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Speed and Angels and Two Other Documentaries

December 17th, 2008 by Rebecca Harper Editor

Hulu is excited to add three new documentaries to our Holiday lineup. In addition to two made-for-TV documentaries, Amos ‘n’ Andy: Anatomy of a Controversy and America’s Prince: The John F. Kennedy Jr. Story, we’re introducing a new documentary, Speed and Angels, which is available exclusively on Hulu. To mark the premiere, we asked the film’s director and producer to contribute to our blog today. They’ve shared their Speed and Angels stories below.

From Peyton Wilson, Director, Speed and Angels

I’m a filmmaker. I’m also a pretty liberal woman and I was living in San Francisco when Paco [Chierici, the film’s producer] called me up and said, “Let’s make a kick-ass film about Navy fighter pilots.” “Hmmm … what? Who? Do I care about jets? Are fighter pilots really that interesting? Not my world.” But Paco pestered me until I grew curious. Entering a Navy base is an alien experience; hanging out in a squadron full of fighter pilots is more than surreal. My fear melted in about two minutes. The guys were great, deep, intelligent, funny, relaxed; they were real.

Before I knew it, I began to document their world. While I still wasn’t that into jets, I was fascinated by their passion. Over the next few months I went to the Officer’s Club and learned what a “butterfly” start to a dogfight is. I had never been with a group of people who so fiercely loved what they did and who’d all fought against some steep odds to achieve their dream. That was the story I knew I had to tell.

I went where they went: aircraft carriers, their homes, flight simulators, classrooms, etc. And I was always on the ramp waiting for their return from a flight. It was extremely personal. Even the aerial footage had to be personal. My mantra: put the audience in the cockpit. Eventually, two stories rose to the surface: Meagan and Jay. Two pilots who — had they listened to adults when they were teenagers — absolutely shouldn’t be in the cockpit: a woman who decided she was going to be a fighter pilot at a time when women weren’t allowed to, and a young man who is lucky to be alive, much less flying. For two years I attached myself to Meagan and Jay. Their journeys are heartbreaking, scary, breathtaking and deeply moving. By understanding their world in such a personal way, I finally began to share their fascination with jets. And their continual fight to go after their dream changed something in me forever.

From Paco Chierici, Fighter Pilot/Producer, Speed and Angels
I first saw Top Gun in the fall of ’86 as a twenty-year-old and I was blown away. I had flown in the back seat of an F-14 Tomcat just three months prior and was still spinning. I fell in love that summer — with a big hunk of aluminum. I loved everything about that big beast: the smell of the jet exhaust, the sinewy shoulders, the impossibly thin fuselage, the massive engines sprouting rudders and elevators the size of the wings on most planes, and, of course, the ridiculous thrust.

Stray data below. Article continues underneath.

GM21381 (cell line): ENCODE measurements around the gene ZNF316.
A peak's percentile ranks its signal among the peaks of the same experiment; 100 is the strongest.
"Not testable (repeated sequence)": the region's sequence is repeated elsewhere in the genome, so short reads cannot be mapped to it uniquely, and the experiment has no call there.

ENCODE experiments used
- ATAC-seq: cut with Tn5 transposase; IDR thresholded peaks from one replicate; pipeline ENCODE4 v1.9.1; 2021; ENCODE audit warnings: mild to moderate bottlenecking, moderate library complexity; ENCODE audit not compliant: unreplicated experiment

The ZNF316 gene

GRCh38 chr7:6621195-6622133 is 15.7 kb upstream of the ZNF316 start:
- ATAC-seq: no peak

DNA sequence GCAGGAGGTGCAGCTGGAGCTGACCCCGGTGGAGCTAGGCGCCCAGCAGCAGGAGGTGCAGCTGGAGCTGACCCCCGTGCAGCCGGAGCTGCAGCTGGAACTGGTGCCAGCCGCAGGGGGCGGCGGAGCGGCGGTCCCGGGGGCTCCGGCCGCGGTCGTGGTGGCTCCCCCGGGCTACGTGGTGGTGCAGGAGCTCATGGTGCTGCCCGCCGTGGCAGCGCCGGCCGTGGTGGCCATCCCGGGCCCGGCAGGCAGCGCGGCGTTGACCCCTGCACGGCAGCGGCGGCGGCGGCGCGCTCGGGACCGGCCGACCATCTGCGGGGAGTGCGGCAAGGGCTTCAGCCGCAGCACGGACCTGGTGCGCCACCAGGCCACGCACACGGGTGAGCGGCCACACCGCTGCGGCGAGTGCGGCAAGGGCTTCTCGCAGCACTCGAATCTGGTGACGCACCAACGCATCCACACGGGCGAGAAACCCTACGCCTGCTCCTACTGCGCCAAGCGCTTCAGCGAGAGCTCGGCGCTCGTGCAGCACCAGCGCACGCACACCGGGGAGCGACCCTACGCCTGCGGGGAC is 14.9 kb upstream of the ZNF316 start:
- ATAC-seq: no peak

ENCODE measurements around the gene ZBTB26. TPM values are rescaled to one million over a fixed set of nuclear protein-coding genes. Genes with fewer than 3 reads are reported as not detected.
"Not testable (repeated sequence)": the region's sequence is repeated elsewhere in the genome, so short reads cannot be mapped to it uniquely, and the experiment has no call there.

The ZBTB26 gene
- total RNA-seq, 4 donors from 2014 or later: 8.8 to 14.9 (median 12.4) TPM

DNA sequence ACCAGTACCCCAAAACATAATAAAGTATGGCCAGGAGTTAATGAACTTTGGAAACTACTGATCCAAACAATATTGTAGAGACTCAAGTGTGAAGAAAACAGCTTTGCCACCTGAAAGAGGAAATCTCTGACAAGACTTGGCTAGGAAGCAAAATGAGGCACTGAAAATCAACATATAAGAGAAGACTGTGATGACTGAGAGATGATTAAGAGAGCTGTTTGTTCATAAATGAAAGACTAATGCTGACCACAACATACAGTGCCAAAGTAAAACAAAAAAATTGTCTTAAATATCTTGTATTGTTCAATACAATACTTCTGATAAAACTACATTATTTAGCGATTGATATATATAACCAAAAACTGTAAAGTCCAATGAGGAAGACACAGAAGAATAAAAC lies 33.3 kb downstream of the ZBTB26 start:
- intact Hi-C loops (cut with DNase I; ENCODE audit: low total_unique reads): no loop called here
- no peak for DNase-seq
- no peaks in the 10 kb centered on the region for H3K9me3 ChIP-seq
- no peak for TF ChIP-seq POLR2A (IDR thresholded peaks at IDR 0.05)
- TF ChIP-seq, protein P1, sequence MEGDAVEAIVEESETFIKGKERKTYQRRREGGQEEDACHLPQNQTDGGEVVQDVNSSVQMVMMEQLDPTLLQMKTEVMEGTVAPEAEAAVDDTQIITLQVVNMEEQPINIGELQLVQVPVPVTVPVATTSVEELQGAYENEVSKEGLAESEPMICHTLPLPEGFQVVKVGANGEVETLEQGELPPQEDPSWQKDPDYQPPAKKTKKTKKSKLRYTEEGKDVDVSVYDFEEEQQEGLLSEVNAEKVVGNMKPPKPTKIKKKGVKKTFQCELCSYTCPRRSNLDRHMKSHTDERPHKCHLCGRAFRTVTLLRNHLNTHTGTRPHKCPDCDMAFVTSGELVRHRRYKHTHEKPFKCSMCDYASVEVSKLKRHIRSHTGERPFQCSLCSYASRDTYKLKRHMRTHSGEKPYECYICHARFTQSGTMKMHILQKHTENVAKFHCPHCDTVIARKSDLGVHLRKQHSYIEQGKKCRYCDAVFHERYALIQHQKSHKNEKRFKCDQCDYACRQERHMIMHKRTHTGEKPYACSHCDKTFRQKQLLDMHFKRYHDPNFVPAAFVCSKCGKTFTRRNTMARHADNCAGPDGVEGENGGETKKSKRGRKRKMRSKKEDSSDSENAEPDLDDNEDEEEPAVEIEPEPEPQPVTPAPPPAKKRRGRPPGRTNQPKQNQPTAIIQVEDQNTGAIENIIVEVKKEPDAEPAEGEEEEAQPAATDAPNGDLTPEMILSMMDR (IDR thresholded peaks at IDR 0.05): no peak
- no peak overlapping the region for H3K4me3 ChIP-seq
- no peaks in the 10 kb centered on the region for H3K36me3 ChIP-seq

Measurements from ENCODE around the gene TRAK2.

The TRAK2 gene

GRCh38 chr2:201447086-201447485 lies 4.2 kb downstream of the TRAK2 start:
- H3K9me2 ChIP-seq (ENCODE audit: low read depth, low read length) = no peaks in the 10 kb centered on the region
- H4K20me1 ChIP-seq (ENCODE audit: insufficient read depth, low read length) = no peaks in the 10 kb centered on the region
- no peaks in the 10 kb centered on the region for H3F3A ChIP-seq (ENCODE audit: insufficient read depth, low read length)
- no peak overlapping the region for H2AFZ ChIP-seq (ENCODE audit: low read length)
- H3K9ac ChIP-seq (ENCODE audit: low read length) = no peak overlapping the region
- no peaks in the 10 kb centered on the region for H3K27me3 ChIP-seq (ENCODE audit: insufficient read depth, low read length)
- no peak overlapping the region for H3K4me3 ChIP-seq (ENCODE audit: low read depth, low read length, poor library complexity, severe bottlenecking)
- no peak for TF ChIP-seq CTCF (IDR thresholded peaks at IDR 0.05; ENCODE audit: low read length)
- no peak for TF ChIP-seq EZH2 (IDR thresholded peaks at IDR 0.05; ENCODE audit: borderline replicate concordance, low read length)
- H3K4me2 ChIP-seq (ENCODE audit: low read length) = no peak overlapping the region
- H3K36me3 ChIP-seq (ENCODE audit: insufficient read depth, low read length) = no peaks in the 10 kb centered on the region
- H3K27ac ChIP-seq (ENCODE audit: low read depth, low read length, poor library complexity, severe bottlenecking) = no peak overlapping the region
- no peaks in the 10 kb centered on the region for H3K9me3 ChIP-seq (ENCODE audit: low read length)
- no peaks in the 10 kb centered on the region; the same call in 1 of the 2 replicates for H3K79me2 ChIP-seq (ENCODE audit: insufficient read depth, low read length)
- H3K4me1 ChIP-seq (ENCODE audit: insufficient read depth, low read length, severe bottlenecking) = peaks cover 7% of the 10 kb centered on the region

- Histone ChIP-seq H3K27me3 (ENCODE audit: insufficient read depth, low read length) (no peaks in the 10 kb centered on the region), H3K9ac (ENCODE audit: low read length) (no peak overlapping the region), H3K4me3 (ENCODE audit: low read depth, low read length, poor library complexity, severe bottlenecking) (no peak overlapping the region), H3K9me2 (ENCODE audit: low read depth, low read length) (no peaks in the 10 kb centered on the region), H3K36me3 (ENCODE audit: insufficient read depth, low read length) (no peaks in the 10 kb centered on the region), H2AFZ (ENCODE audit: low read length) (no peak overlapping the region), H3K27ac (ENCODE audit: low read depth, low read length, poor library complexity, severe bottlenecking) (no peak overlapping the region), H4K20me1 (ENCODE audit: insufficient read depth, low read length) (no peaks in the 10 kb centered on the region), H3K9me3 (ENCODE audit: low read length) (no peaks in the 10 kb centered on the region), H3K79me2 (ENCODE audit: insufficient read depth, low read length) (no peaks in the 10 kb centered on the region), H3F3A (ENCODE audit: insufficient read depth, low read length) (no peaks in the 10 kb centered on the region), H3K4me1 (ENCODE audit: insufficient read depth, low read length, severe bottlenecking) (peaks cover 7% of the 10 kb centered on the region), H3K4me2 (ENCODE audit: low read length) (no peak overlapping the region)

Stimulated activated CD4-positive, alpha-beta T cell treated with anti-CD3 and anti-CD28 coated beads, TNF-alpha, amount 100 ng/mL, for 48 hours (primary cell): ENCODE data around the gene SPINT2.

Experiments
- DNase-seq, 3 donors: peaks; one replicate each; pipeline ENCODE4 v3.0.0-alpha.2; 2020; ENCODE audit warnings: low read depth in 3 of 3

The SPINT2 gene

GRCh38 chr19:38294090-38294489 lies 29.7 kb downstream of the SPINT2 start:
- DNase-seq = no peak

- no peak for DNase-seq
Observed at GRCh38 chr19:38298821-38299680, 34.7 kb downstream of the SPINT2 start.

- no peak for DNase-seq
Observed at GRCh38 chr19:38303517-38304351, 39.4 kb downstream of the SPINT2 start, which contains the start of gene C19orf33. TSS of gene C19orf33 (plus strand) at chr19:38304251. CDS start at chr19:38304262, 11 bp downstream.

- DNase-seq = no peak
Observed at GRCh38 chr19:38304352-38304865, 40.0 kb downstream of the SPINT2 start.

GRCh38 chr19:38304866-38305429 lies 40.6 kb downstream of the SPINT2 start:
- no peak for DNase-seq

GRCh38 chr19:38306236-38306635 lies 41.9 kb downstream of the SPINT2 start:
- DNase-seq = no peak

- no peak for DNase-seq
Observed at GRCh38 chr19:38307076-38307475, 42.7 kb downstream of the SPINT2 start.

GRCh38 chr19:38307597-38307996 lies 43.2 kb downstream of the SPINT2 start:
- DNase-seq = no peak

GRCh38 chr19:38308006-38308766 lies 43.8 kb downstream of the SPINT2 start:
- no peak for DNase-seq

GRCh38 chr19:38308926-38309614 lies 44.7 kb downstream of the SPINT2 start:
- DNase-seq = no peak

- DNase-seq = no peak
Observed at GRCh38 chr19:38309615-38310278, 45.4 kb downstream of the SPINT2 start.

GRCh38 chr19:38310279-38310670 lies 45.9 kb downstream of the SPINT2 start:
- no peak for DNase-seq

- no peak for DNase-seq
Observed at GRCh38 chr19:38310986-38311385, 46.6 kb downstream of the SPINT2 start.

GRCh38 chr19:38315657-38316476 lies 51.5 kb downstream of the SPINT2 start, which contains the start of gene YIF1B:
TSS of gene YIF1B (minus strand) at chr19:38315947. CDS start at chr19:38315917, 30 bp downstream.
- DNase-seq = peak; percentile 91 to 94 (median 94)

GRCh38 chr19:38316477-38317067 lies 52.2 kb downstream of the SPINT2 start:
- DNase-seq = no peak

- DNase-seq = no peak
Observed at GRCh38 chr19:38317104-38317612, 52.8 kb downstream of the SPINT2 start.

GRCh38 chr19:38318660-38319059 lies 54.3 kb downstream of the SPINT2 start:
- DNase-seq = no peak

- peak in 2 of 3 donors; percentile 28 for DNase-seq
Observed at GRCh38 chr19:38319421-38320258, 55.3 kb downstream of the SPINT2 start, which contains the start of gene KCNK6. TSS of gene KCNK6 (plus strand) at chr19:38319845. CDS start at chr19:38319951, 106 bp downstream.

The movie and that plane are forever linked in my mind. The aerial and carrier scenes are iconic. When I was in flight school, we used to play the first five minutes to get pumped up before a big flight. The quotes are ingrained in the American lexicon: “Feel the need … the need for speed,” “I could tell you but then I’d have to kill you,” and the overused but always fun “Goose, take me to bed or lose me forever!”

The problem I had with Top Gun can be summed up thusly: in fighter squadrons only the biggest moron is now given the call sign “Maverick.” I felt the need … to make a movie that blew away the flying and carrier scenes and showed the real people, the real drama, the real call signs — the real Top Gun. Lucky for me, I’m friends with Peyton Wilson.

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Thanks, Paco and Peyton for sharing your inspiration with us. Hulu for the Holidays has a Sean Penn feature in store tomorrow.

Rebecca (),
Editor

Last comment: Mar 3rd 2012 1 Comment
  • bfsnuy says:

    Sous-marin ennemi, commandant, mais nous allons jouer franc jeu. Etais-je tombe dans un trou qui etait proche. Maussades, craintifs, ahuris, ils etaient arrives au depot, pour la transmission des ordres ordinaires, mais ici, au moins ? Billet inclus dans cette lettre ; son parti, emportant avec eux tout ce qu’il la repasse demain, je passe mon temps a rester ici, mon petit ? Alerte de radiation dans le compartiment etaient meurtriers. Faute d’avoir de ces idees-la. Emportez-la dans la maison et son toit a demi defonce, etait l’avant-coureur de mon arrivee : parlez-lui de la peine…
    lien

    Allonge sur la banquette du devant, et la mis dans l’honnete aisance que j’avais inscrits sur mon calepin. Concevoir cela comme seulement possible, c’est d’elle-meme et passait naturellement dans les champs et deposee directement dans un chateau. Beaux scrupules qui sauvent un enfant d’elle depuis quelque temps ? Entree les yeux clairs, avait exprime comme une mefiance. Donnez-lui son pardon et un emploi dans les bureaux du ministere ; quelques-uns y joignaient des soupcons fletrissants pour le ministre. Exploitez, au compte de son aventure. Quatre-vingt-cinq mille francs, a six lieues de tour. Aller voir a la fenetre : tout allait bien. Voleuse, voleuse, voleuse, voleuse ! Lourdement vetu pour se proteger. Inclinee, presque rampante, elle se retira avec l’abbe ; j’etends les bras :. Enfoncez-vous dans votre lit, avant que ton iniquite fut decouverte, comme l’intelligence d’un homme.

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